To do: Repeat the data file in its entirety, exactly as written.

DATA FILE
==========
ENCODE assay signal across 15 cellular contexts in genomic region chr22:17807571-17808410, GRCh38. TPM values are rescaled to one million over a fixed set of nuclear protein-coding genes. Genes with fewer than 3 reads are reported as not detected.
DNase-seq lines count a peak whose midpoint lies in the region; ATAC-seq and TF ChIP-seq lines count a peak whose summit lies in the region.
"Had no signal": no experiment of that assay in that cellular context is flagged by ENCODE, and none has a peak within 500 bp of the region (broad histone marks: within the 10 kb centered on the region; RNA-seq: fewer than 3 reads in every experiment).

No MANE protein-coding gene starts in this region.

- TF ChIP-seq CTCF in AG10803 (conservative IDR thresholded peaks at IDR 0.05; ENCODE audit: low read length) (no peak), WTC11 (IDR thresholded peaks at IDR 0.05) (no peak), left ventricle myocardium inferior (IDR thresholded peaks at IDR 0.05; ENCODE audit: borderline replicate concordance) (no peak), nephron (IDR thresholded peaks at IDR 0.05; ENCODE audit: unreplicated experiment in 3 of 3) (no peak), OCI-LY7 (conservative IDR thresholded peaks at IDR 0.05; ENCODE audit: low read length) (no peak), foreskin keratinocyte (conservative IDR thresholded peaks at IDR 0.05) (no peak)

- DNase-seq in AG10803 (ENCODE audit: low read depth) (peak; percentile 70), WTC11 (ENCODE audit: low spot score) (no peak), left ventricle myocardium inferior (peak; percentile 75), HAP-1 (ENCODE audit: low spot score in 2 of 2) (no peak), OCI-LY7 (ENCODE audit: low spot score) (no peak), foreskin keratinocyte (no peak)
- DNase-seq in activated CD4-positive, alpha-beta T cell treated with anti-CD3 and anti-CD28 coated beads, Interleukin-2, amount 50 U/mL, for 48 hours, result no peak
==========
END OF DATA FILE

ENCODE assay signal across 15 cellular contexts in genomic region chr22:17807571-17808410, GRCh38. TPM values are rescaled to one million over a fixed set of nuclear protein-coding genes. Genes with fewer than 3 reads are reported as not detected.
DNase-seq lines count a peak whose midpoint lies in the region; ATAC-seq and TF ChIP-seq lines count a peak whose summit lies in the region.
"Had no signal": no experiment of that assay in that cellular context is flagged by ENCODE, and none has a peak within 500 bp of the region (broad histone marks: within the 10 kb centered on the region; RNA-seq: fewer than 3 reads in every experiment).

No MANE protein-coding gene starts in this region.

- TF ChIP-seq CTCF in AG10803 (conservative IDR thresholded peaks at IDR 0.05; ENCODE audit: low read length) (no peak), WTC11 (IDR thresholded peaks at IDR 0.05) (no peak), left ventricle myocardium inferior (IDR thresholded peaks at IDR 0.05; ENCODE audit: borderline replicate concordance) (no peak), nephron (IDR thresholded peaks at IDR 0.05; ENCODE audit: unreplicated experiment in 3 of 3) (no peak), OCI-LY7 (conservative IDR thresholded peaks at IDR 0.05; ENCODE audit: low read length) (no peak), foreskin keratinocyte (conservative IDR thresholded peaks at IDR 0.05) (no peak)

- DNase-seq in AG10803 (ENCODE audit: low read depth) (peak; percentile 70), WTC11 (ENCODE audit: low spot score) (no peak), left ventricle myocardium inferior (peak; percentile 75), HAP-1 (ENCODE audit: low spot score in 2 of 2) (no peak), OCI-LY7 (ENCODE audit: low spot score) (no peak), foreskin keratinocyte (no peak)
- DNase-seq in activated CD4-positive, alpha-beta T cell treated with anti-CD3 and anti-CD28 coated beads, Interleukin-2, amount 50 U/mL, for 48 hours, result no peak